How Long Before Superintelligence?
Bostrom (Nick)
Source: Personal Website.
Paper - Abstract

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Author’s Abstract

  1. This paper outlines the case for believing that we will have superhuman artificial intelligence1 within the first third of the next century.
  2. It looks at:-
    • different estimates of the processing power of the human brain;
    • how long it will take until computer hardware achieve a similar performance;
    • ways of creating the software through bottom-up approaches like the one used by biological brains;
    • how difficult it will be for neuroscience to figure out enough about how brains work to make this approach work; and
    • how fast we can expect superintelligence2 to be developed once there is human-level artificial intelligence3.

Author’s Conclusion
  1. Depending on degree of optimization assumed, human-level intelligence4 probably requires between 10^14 and 10^17 ops. It seems quite possible that very advanced optimization could reduce this figure further, but the entrance level would probably not be less than about 10^14 ops. If Moore's law continues to hold then the lower bound will be reached sometime between 2004 and 2008, and the upper bound between 2015 and 2024. The past success of Moore's law gives some inductive reason to believe that it will hold another ten, fifteen years or so; and this prediction is supported by the fact that there are many promising new technologies currently under development which hold great potential to increase procurable computing power. There is no direct reason to suppose that Moore's law will not hold longer than 15 years. It thus seems likely that the requisite hardware for human-level artificial intelligence5 will be assembled in the first quarter of the next century, possibly within the first few years.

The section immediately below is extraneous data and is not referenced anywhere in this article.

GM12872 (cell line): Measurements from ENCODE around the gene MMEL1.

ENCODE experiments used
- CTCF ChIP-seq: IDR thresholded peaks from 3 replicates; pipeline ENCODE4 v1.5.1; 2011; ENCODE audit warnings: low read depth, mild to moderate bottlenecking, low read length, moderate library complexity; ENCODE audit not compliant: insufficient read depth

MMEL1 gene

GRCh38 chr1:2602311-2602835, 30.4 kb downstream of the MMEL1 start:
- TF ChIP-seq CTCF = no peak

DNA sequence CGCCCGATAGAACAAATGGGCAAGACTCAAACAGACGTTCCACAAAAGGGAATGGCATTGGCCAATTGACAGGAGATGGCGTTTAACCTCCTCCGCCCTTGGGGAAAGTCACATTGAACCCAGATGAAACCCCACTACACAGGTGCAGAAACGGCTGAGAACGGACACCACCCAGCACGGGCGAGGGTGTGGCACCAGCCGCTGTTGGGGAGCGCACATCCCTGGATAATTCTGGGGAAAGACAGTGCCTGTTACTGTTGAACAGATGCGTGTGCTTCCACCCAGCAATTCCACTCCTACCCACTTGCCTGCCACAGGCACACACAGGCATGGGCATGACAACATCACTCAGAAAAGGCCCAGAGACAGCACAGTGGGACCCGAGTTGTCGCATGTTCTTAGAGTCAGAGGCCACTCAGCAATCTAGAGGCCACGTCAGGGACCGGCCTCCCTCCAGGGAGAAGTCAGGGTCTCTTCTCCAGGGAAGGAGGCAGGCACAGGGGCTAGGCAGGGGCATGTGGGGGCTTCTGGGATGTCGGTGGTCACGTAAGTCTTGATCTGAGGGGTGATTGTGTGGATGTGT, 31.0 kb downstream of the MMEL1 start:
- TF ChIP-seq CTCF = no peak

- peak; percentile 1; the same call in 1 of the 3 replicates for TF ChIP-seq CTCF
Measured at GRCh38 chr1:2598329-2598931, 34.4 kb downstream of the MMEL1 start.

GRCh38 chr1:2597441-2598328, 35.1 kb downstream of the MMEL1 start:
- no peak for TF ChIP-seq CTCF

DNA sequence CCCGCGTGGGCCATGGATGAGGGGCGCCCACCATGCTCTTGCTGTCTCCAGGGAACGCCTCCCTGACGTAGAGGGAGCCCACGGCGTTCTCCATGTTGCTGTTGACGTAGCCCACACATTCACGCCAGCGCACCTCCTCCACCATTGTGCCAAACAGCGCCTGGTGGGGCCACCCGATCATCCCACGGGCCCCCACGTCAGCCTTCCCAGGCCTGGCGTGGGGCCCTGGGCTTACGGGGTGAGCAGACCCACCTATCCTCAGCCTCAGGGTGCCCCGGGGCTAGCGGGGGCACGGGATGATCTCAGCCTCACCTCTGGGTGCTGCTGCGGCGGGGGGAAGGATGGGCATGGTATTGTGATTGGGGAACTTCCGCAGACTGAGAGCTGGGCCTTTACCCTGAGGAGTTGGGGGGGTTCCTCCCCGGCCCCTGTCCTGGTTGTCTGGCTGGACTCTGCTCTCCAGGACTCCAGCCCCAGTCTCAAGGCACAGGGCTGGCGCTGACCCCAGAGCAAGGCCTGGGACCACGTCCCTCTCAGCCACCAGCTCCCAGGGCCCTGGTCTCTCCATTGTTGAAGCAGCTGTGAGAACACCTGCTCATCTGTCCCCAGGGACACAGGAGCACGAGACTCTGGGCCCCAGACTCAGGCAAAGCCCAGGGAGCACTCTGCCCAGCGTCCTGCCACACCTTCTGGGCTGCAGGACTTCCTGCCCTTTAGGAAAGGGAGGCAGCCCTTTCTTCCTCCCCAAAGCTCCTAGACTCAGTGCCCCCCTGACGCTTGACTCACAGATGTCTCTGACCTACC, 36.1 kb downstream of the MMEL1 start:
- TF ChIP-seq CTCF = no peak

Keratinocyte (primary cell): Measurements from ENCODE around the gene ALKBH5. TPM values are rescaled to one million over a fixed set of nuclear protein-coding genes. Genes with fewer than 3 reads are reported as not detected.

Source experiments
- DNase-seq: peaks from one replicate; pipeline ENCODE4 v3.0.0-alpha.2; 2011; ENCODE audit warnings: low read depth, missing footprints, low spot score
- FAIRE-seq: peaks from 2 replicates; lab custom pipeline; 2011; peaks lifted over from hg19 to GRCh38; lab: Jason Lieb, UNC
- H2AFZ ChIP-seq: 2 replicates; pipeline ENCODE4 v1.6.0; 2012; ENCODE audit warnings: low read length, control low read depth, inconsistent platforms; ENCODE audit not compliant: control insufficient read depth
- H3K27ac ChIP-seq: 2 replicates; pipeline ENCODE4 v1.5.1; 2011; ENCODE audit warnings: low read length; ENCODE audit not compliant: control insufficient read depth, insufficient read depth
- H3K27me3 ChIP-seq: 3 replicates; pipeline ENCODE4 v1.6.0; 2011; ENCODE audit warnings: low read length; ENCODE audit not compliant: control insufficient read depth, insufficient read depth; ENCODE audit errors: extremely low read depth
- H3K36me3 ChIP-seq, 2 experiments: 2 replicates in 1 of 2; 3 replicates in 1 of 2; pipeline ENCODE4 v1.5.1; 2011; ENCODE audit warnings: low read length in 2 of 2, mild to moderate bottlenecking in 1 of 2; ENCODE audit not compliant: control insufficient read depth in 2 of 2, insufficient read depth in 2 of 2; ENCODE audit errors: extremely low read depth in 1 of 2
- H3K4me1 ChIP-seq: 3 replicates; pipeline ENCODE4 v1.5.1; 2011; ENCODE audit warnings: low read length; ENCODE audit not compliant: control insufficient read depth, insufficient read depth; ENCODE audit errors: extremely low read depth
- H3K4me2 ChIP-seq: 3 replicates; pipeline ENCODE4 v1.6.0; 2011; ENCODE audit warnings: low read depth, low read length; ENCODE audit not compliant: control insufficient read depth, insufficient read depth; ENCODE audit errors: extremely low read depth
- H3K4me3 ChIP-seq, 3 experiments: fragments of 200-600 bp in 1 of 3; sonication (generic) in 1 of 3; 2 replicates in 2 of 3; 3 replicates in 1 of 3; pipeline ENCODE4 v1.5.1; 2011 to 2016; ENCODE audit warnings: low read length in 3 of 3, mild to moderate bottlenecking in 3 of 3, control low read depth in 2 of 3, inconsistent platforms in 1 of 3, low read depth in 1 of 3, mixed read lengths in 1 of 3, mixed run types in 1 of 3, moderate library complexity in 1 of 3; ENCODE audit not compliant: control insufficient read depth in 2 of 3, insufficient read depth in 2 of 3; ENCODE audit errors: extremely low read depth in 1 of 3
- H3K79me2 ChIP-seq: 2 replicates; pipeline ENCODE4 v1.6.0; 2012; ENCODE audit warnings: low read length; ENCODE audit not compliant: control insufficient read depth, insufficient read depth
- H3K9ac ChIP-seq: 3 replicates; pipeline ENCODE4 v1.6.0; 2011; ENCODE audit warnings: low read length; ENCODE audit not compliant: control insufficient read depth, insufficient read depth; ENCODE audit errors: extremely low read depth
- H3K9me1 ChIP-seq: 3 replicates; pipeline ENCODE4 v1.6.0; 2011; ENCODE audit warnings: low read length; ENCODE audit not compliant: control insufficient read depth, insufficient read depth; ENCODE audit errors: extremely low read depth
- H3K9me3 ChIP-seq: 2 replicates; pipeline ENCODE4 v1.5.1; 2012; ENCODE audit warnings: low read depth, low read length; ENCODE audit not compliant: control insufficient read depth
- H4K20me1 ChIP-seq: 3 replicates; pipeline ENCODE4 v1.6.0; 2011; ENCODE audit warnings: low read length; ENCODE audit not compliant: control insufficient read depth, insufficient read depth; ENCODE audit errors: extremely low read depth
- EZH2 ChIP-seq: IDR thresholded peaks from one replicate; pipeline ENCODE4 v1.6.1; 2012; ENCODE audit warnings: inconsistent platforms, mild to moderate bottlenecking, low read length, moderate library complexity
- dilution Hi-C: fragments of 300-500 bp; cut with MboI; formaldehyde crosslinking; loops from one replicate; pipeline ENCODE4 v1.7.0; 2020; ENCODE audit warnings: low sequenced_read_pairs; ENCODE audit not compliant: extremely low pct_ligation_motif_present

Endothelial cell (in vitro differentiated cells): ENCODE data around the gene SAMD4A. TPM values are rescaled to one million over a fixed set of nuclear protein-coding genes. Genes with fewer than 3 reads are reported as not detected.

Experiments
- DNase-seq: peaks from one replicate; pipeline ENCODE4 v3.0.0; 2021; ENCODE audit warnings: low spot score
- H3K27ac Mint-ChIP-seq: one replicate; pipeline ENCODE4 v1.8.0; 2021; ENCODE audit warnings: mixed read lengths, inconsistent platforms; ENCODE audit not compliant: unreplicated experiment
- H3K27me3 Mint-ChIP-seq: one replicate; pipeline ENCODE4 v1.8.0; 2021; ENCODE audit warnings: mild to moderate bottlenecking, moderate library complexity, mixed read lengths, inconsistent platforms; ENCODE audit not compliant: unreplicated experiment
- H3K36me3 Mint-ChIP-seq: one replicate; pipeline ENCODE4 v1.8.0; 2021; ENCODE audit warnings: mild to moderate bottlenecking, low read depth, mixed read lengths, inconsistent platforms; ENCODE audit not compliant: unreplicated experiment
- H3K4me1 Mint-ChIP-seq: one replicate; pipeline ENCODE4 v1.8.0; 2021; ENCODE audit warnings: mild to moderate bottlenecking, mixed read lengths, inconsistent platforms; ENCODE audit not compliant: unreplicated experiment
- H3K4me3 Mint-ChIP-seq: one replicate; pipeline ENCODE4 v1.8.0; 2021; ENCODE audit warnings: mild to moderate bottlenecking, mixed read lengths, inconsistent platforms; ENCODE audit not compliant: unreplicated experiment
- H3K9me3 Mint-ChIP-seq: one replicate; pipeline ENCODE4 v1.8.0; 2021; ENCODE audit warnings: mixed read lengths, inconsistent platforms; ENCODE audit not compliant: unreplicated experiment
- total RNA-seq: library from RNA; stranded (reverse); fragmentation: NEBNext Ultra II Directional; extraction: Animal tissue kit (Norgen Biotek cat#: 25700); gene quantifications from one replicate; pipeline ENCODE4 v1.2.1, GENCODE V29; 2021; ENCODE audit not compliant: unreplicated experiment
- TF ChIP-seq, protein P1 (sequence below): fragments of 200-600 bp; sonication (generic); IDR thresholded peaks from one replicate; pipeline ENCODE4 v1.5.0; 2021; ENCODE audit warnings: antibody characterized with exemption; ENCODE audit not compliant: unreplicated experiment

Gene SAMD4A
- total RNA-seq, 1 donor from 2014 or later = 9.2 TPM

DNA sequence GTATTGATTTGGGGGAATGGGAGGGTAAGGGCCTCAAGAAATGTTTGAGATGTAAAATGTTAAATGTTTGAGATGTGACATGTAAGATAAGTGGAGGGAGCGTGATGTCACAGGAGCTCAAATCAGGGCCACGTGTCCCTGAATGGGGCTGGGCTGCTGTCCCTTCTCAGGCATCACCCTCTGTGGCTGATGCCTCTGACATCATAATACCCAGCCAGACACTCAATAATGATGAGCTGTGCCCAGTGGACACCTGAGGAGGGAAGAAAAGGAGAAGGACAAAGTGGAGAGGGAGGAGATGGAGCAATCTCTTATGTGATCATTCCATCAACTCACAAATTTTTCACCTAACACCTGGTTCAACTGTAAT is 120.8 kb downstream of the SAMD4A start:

2. There are several approaches to developing the software. One is to emulate the basic principles of biological brains. It is not implausible to suppose that these principles will be well enough known within 15 years for this approach to succeed, given adequate hardware.
  3. The stagnation of AI during the seventies and eighties does not have much bearing on the likelihood of AI to succeed in the future since we know that the cause responsible for the stagnation (namely, that the hardware available to AI researchers was stuck at about 10^6 ops) is no longer present. There will be a strong and increasing pressure to improve AI up to human-level. If there is a way of guaranteeing that superior artificial intellects will never harm human beings then such intellects will be created. If there is no way to have such a guarantee then they will probably be created nevertheless.


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